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“It is tenderness for the past, courage for the present, hope for the future. It is a fervent wish that every cup may overflow with blessings rich and eternal, and that every path may lead to peace.”—Agnes M. Pharo

This quote was written to reference Christmas; I looked it up. However, it could apply to almost any holiday. Easter? Absolutely. Memorial Day? No question. Yom Kippur and Rosh Hashanah? Completely. What holiday isn’t about tenderness, courage, and hope for the past, present, and future? OK, perhaps St. Patrick’s Day, at least the way many celebrate it, but as someone who is 100 percent Irish, I can say with certainty that it’s about all that and more. 

As we head towards colder weather and the holiday season, there is much to do. Many homes will host dozens of relatives, which involves cooking, cleaning and shopping. I am so glad that a good friend hosts Thanksgiving. All I have to do is show up with pies and some wine, and I’m good to go.

Much like so many other customs at this time of year, a friend of mine recently mentioned that no matter what, she would not turn the heat on in her house until Nov. 1. I get it; heating a home is expensive, and holding off can save you some money. In my house, it’s entirely different. I don’t care if we all have to eat hot dogs and boxed mac and cheese; I need my heat.

Unlike most women of my age, I do not have hot flashes. I am constantly cold; the struggle is real. So if I need to, I will turn my heat on in September. When I told people this, I did not expect the deluge of comments about the environment, my finances and politics. Guess what? It’s my house and my meager bank account. I’m in charge here.

However, the debate over when to turn the heat on pales compared to the discussion on when to start decorating for the holidays. That, my friends, is becoming the real war on Christmas.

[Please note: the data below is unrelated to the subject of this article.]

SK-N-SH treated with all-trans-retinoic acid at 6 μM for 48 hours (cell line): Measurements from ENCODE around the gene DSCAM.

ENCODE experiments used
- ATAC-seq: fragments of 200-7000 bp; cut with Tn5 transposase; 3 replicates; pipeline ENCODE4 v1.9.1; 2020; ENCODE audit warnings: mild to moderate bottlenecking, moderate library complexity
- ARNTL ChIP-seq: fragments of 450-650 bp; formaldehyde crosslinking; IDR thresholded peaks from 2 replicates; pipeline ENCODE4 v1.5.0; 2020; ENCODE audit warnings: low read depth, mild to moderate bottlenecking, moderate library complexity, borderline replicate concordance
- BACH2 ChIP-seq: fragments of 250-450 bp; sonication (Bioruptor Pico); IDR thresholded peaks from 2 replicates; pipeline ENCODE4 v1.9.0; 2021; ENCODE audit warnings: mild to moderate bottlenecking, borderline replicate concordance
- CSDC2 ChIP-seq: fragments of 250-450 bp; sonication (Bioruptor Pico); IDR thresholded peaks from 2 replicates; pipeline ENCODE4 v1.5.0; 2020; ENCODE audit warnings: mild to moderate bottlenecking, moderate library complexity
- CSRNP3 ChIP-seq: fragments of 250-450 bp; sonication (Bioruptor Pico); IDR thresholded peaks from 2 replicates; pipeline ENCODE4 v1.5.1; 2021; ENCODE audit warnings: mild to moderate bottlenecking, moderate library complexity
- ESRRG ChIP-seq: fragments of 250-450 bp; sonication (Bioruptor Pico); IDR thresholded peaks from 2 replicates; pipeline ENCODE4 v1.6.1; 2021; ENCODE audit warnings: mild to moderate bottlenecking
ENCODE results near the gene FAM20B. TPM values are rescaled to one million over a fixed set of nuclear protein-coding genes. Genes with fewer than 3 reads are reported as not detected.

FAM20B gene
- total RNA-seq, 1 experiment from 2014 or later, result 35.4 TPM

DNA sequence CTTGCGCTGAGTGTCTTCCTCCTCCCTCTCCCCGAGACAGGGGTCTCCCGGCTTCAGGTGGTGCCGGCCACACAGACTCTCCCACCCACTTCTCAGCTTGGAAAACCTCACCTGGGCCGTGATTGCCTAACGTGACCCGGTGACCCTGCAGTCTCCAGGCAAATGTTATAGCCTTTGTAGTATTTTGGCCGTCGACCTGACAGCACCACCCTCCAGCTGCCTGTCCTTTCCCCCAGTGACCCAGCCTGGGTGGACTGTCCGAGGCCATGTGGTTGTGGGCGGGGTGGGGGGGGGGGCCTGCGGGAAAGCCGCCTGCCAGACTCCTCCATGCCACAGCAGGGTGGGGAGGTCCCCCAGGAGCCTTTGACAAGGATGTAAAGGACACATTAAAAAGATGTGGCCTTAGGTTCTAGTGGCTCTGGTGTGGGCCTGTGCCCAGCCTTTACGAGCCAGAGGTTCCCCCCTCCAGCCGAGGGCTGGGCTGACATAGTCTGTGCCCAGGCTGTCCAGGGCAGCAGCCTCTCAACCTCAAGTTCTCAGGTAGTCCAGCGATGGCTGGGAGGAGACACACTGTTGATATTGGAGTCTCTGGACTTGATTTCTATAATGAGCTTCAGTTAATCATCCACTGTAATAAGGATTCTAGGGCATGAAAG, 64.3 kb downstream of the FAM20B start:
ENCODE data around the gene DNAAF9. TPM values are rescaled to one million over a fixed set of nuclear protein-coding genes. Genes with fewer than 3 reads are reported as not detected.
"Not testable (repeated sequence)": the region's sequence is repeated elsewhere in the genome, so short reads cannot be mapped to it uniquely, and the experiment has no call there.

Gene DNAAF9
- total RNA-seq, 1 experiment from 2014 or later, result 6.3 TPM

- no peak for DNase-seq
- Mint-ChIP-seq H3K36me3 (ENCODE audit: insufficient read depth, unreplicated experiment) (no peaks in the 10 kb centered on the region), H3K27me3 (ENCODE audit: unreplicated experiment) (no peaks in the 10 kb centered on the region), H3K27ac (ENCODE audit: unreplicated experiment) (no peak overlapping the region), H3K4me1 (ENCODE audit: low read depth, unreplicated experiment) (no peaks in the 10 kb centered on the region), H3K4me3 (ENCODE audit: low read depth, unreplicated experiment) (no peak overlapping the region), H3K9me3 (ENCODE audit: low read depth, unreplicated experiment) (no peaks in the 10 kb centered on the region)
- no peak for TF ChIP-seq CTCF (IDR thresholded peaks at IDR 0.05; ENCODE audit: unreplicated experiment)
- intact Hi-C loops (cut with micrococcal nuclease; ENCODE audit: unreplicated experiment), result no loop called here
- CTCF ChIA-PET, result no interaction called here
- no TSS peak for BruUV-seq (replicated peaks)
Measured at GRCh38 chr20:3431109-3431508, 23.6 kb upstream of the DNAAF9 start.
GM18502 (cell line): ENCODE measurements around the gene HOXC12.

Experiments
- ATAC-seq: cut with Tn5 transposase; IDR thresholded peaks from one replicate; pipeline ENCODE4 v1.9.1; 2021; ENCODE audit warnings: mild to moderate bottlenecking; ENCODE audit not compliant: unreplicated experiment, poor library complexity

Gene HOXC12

I will never understand why people get their panties in a wad over who decorates for what and when. One of my favorite Christmas carols goes like this: 

“For I’ve grown a little leaner, grown a little colder. 

Grown a little sadder, grown a little older. 

And I need a little angel sitting on my shoulder. 

Yes, I need a little Christmas now.” 

Remember Christmas of 2020? The world was in the midst of lockdowns and had been for months. Friends of mine were putting up their Christmas trees in September, and some of them kept them up well into 2021. Sometimes you need a little Christmas.

Even if your family doesn’t celebrate Christmas, it was a tough year; so many of us couldn’t wait for it to be over. If a few candles or other cheery bits helped you move through the end of what was truly an “Annus horribilis,” who cares what anyone else thinks? Many of our loved ones did not make it through 2020.

The following year, 2021, was barely a few days old when we all watched in horror as our democracy was attacked. We’ve now moved through the midterm elections and so much else.

Honestly, if you’re going to be mad about something, go right ahead, but holiday décor might not be where you want to put your energy. 

Are you in your own house? If so, do whatever the heck you want. It’s your house. Put a pumpkin on the table in January. Use the turkey tablecloth for as long as you want. Send valentines in September. Put a tree up in April, any tree you want, and keep it up all freaking year. Do you like Easter eggs? Hang ‘em up all year. Bonus points if you put them on a Christmas tree and hold an egg hunt in July.

No one gets to tell someone else how to celebrate anything. As we move into another holiday season, it’s important to remember that not everyone likes turkey, not everyone wants to put an inflatable Santa on their lawn, and not everyone wants to drink themselves silly on New Year’s Eve.

Some of us like purple trees and colored lights, others might want to hike out into the woods and chop down some unsuspecting Douglas fir and drag it home. It’s all good. Find something that matters to you and celebrate any time you want. Cheers!

We are delighted Brenda Kelley Kim has agreed to write a regular column for the Marblehead Current.  For over a decade, The Marblehead Reporter published her weekly column, “Not The Same Old Thing.” She is the author of “Sink or Swim: Tales from the Deep End of Everywhere.” She resides in town with her family and a snorty pug named Penny in a tiny cottage by the sea.

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